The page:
A Debugging Tale – PyBites

Screenshot 2022 03 06 at 12.57.16

I ran into an interesting issue debugging the other day …

I used isort with pre-commit to automatically sort imports before committing my code.

This is a huge time saver and I am very thankful for both tools, as well as black and flake8.

They save a ton of time and they instantly boost the quality of your code fixing easy-to-avoid mistakes shaving off debugging time.

I did a walk-through video the other day on how to use pre-commit here.

One thing that puzzled me though was isort’s behavior on the following test module:

# 01/test_app.py

import pytest
from fastapi.testclient import TestClient

from app import app

When running isort through pre-commit it sorted it like:

import pytest
from app import app  # wtf?
from fastapi.testclient import TestClient

Which is not correct because app.py is my own module, not a third party one!

So I did a bit of debugging and I thought it would be interesting to share my approach here.

Reproducible case

Before doing anything else I checked for the easiest “reproducible case” to get more info from the program repeatedly. This is an essential debugging technique I picked up over the years.

In this case it meant running isort by itself (outside of pre-commit) and adding the -c and -v flags to it.

The -c flag does not edit the file in place (hence easy to repeatedly reproduce the issue). The -v flag adds useful information to isort’s command line output:

Screenshot 2022 03 06 at 12.57.16
Reproducible case: running isort with -c and -v

So here we see the error in action: isort marked app.py unrightfully as THIRDPARTY.

Apart from that key insight I learned about isort’s messaging which brings me to the next step …

Debugging the source code

I checked out the isort repo and used ag (a.k.a. the Silver Searcher, one of my favorites) to look for from-type place_module:

Screenshot 2022 03 06 at 12.59.44
ag is super useful to efficiently search a code base

That led me to isort’s parse.py where I added a breakpoint() to drop into the pdb debugger:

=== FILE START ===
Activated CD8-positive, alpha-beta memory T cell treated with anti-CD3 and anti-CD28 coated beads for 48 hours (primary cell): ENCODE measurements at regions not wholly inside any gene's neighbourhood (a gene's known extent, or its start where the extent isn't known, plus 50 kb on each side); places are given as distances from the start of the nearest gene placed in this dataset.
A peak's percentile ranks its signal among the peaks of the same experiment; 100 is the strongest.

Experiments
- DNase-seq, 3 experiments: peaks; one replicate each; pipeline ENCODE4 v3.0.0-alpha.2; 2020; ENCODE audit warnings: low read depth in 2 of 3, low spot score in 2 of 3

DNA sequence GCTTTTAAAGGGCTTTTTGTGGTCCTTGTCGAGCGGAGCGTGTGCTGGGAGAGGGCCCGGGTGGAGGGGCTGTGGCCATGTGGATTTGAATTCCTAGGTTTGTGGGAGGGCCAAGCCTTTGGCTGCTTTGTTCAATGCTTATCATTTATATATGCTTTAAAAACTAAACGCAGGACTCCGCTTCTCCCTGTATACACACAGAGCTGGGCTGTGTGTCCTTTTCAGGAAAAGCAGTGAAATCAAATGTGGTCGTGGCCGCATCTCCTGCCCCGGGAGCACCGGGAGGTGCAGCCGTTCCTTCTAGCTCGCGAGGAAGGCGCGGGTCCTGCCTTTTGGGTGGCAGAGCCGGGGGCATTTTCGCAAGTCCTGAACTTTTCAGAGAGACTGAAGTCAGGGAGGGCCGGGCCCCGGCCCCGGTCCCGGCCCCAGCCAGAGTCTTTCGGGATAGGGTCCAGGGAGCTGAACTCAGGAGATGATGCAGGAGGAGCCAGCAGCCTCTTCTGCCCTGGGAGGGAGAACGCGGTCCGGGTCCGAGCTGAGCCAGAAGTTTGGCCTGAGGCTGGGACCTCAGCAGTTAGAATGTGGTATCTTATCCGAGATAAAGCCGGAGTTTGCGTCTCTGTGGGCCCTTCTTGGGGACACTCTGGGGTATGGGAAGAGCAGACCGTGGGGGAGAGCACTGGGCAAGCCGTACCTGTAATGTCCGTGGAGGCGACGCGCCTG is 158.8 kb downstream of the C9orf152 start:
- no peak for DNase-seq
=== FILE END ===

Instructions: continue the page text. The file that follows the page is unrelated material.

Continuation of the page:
Screenshot 2022 03 06 at 13.01.05
Setting a breakpoint based on isort’s messaging output

It’s important to note that the isort I had been using so far was “globally” installed with pipx:

$ which isort

So to use the locally checked out isort version (with the breakpoint in it), I used this command (which worked because there is a __main__.py package entry point to the package):

$ python -m isort ~/code/fastapi-sqlmodel/01 -c -v

I soon found out that finder was finder = partial(place.module, config=config) so I went one level deeper to the place.py module and ended up inspecting this particular code:

Screenshot 2022 03 06 at 13.01.35
Getting closer to the probable cause of the issue

I learned that all these conditionals were False for app.py so isort hit the last condition for my “app” module:

(config.default_section, "Default option in Config or universal default.")

That gave me a hint that this might have been a config issue all along.

This brought me to isort’s config options where I learned that default_section is THIRDPARTY by default.

At least that explained the erroneous result. Digging a bit deeper I learned that you can actually force isort to recognize a module as “first party” with the -p flag:

Screenshot 2022 03 06 at 13.10.03
Bingo, now it worked

But I felt this was merely solving the symptom, not the cause!

Going back to the module_with_reason checks, I suspected that one of conditions these being False could hint at a setup issue on my end (I really trust isort after all!)

Looking at the _local() helper gave me the final hint:

Screenshot 2022 03 06 at 13.11.19
Aha, the import system!

Ah! Is this an import path issue perhaps?!

And realizing (🤦) that I was actually running isort against 01/test_app.py, the next check was to cd into the 01 directory and try it again:

Screenshot 2022 03 06 at 13.12.59

As I need these subdirectories because I am working on a PyBites Learning Path, I looked at an easy config fix for this …

I now had a way more targeted search string for Google thanks to the debugging effort:

isort import one level directory down

First hit.

What stood out quickly glazing over the first comment was --known-local-folder

Second Google search:

pre-commit isort allow relative imports

This brought me back to the beforementioned config page.

It turns out you can set this in your isort config:


So I adapted that to my needs:


And then it all worked:

Screenshot 2022 03 06 at 13.15.12

As most Bites will use app.py this will probably do as a fix, but if a future module will be called api.py, I can easily add it to this config file.

As this was not the only file it had failed on, as a last step I could retroactively fix it for all files using pre-commit’s --all-files option: pre-commit run --all-files > nice!

Lessons learned / takeaways from this story:

  1. Find an easy-and-fast-to-reproducible use case of the issue, here: run isort outside of pre-commit + use -c to not modify files in-place.
  2. Make your tools as verbose as possible, here this was easy: isort -v
  3. With the messaging go to the source and see what it is doing, breakpoint() / pdb for the win!
  4. With the things you picked up debugging, you can search Google in a way more targeted manner.
  5. Bonus: I got to know isort a little bit better. Any time you spend on reading code usually has a great ROI!

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